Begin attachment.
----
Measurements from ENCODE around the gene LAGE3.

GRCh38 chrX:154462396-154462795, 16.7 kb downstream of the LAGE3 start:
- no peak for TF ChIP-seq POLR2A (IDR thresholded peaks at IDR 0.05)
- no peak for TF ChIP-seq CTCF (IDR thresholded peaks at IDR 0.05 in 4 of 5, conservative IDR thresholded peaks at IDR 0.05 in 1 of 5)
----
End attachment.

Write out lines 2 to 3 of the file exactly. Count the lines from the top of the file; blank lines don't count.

GRCh38 chrX:154462396-154462795, 16.7 kb downstream of the LAGE3 start:
- no peak for TF ChIP-seq POLR2A (IDR thresholded peaks at IDR 0.05)